If you’ve read my article on “6 Tips To Get Google’s Attention“, you’ll know that writing great content for your website should be your number one priority. But not everyone is a budding Shakespeare! So, what is “great content” and how do you write it?
Well, it’s a bit hard to define precisely what “great content” is. Its exact format can vary from website to website, from page to page, from author to author. But in the end it boils down to being able to tick at least one of these boxes.
As well as falling into one of these categories everything you write must also be,
Correct – make sure you check your facts and any other information in your article. Getting things wrong can instantly destroy your reader’s trust.
Well written – check spelling, punctuation and grammar. Poor writing detracts from your message and creates a bad impression. Search engines also check grammar as it can be an indicator of lack of quality content.
Your own words – NEVER copy and paste from another article. You can base your content on something you’ve seen or read but you must use your own words and add your own ideas. The search engines really hate copying and will penalise your site if they find what’s known as duplicate content.
My answer to this question is, if you’re going to write something for your website why wouldn’t you make it as good as possible?
Your homepage, about us page, contact page, product pages and all the other blocks of text dotted around your website should all fit the same constraints. I’m not suggesting that your about us page should be an epic novel describing the trials and tribulations of setting up your business while overcoming seemingly insurmountable obstacles to emerge as a flourishing organisation dedicated to delighting its customers. But you can make it interesting and useful. Leave out the irrelevant bits and focus on what the customer needs to hear to give them confidence in you.
Similarly your product descriptions should be more than, “It’s green”.
Every piece of text in your website is an opportunity to engage both your website visitor and, just as importantly, the search engines.
For a lot of the pages in your website this will be fairly obvious. Your homepage, product pages, etc. Again, don’t be lazy, consider what the website visitor wants to read and needs to know, and structure your text around that.
For your blog and information pages you need to be more creative. There really isn’t a wrong thing to write about. If it’s relevant to your website and your company and is something you think your website visitors would want to read then write about it. The more great content you put into your website the better.
If you’re stuck for ideas have a look at what other people are writing about. What’s happening in your marketplace? Have a look at social media and forums to see what questions people have about your marketplace then answer them in an article. Don’t just restrict yourself to subjects other people are covering. What do *you* find interesting, what might make your customers take a second look?
I’d like you to approach article writing with a slightly different mindset.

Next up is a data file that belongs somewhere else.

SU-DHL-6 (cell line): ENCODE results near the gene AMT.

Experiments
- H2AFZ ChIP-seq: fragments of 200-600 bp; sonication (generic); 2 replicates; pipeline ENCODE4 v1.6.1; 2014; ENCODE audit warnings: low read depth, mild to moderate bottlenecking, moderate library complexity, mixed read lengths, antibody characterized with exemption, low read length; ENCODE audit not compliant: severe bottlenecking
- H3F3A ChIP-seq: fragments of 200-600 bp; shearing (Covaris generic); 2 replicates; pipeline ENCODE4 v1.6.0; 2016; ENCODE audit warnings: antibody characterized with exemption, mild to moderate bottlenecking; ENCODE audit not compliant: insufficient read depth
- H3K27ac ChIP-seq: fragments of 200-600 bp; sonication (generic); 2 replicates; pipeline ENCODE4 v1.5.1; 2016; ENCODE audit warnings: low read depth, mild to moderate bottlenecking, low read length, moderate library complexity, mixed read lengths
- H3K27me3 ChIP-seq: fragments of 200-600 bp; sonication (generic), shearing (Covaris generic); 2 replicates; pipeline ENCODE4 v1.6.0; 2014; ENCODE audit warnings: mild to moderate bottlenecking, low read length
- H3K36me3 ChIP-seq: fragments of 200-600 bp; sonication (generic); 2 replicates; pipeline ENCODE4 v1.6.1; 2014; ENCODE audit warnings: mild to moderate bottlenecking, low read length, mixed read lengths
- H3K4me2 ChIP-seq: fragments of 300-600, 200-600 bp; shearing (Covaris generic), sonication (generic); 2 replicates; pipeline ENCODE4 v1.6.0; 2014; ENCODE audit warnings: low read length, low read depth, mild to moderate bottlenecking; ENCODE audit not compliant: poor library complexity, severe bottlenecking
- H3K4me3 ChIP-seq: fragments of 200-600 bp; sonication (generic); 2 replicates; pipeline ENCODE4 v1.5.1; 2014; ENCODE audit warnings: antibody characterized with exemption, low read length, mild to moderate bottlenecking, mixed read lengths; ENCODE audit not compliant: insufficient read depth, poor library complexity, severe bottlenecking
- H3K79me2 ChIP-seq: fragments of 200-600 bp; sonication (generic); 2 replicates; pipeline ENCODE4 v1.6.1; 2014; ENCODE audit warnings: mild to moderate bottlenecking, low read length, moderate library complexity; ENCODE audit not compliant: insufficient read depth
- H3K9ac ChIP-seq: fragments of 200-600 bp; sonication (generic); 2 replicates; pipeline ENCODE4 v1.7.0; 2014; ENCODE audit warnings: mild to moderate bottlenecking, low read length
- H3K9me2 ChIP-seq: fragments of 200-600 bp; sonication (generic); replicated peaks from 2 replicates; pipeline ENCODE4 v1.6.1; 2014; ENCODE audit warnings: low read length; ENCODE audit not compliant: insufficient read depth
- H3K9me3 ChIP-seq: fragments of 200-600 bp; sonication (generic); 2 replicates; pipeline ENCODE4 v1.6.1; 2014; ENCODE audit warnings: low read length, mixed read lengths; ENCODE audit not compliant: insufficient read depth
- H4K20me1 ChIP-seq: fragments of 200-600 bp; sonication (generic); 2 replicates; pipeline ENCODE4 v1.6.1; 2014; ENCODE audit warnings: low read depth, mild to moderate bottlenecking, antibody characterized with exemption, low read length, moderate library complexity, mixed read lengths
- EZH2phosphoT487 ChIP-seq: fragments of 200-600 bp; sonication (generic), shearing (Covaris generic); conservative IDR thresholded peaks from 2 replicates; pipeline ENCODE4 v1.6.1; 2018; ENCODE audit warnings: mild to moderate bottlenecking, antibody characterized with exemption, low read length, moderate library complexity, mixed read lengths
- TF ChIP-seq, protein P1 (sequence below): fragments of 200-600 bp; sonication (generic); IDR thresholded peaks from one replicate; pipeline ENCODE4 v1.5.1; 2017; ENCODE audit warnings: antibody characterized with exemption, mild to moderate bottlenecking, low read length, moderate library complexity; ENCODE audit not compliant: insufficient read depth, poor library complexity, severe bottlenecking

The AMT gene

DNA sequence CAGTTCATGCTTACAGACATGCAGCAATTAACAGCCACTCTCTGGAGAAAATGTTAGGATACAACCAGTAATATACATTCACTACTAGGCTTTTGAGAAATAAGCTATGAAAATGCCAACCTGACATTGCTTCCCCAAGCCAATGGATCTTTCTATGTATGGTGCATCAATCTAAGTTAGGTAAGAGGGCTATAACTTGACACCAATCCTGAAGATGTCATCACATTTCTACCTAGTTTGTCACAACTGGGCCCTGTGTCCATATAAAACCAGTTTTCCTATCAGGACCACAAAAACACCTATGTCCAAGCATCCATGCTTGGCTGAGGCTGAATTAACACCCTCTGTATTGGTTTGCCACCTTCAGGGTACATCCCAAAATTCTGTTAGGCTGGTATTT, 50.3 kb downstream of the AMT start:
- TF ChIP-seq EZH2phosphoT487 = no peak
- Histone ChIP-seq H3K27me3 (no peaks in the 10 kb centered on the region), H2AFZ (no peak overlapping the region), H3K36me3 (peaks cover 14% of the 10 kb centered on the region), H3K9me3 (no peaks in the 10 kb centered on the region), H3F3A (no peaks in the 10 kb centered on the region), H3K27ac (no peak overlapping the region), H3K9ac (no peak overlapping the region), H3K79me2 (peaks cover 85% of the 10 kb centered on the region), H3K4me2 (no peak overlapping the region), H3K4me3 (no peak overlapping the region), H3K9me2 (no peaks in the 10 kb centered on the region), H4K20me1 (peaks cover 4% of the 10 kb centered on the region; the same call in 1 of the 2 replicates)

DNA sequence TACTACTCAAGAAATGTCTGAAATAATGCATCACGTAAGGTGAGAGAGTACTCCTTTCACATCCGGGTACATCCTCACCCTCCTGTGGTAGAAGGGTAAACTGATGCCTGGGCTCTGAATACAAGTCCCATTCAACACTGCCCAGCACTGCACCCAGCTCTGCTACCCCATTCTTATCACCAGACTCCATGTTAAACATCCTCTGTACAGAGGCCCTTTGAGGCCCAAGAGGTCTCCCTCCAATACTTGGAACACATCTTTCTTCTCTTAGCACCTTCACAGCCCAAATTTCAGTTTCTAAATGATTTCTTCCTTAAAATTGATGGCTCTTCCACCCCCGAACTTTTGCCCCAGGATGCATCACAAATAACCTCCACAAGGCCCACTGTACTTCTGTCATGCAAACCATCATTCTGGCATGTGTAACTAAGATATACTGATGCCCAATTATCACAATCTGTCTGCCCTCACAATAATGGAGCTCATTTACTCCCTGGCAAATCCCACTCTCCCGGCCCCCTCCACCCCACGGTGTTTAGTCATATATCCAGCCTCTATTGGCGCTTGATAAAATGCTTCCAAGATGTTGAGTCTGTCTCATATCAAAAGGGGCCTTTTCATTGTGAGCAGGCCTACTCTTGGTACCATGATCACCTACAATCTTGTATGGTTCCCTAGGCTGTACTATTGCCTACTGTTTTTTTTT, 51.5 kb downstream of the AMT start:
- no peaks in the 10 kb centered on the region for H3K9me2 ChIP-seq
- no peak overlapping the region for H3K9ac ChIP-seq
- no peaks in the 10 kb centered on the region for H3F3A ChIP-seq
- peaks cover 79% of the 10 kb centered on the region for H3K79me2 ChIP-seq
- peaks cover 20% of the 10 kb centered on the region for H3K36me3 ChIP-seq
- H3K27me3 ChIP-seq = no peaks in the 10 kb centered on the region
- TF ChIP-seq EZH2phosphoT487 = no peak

Although we are writing articles to boost your search engine ranking you absolutely must not write solely for the search engines.
First and foremost write to engage your website visitors. These are potential customers and therefore important. Great content impresses the search engines and they will start prioritising your website as well.
The days of writing an article focused on a single keyword or key phrase are gone.
Keywords and key phrases are what people type into a search engine. In the olden days we used to find popular keywords and build pages focused on that single phrase with the idea that when people searched for that keyword our webpage would pop up.
These days completely optimising a page for a single phrase will do more harm than good. This technique leads to unnatural sounding text. The search engines seek out over-optimised content. It’s a massive indicator that people are writing solely to improve their search engine ranking and are not concerned about the user experience.
If you write great content you will naturally use a range of targeted words and phrases all focused around the central theme of your article. This is what the search engines look for these days. Yes, we still consider keywords. But we now theme our content using a range of associated phrases to emphasise our knowledge of the subject.
Yes. I won’t lie to you, but it’s worth it.
Adding interesting content to your website can be enjoyable and rewarding. Air your views on developments in your marketplace. Talk to your customers through your articles. Your pages don’t have to be laser-focused on your marketplace and sales funnel. Have some fun too and your customers will respond.
Of course, not everyone has the inclination or time for this task.
I offer a full website content package where I (and my writers) will find topics and research and write articles for you. We’ll also do all the more technical bits (which I hope to cover in later articles) such as content theming, keyword analysis, etc. which can make sure you get the full benefit from the new pages.
I’ll be covering more aspects of content creation in later posts so make sure you subscribe to my newsletter or follow me on social media to keep up with the latest updates.
Thanks again to Debra Grant Photography for a fantastic photo to go with this post. Great content needs great imagery. Make sure you check out her site at debragrantphotography.co.uk.
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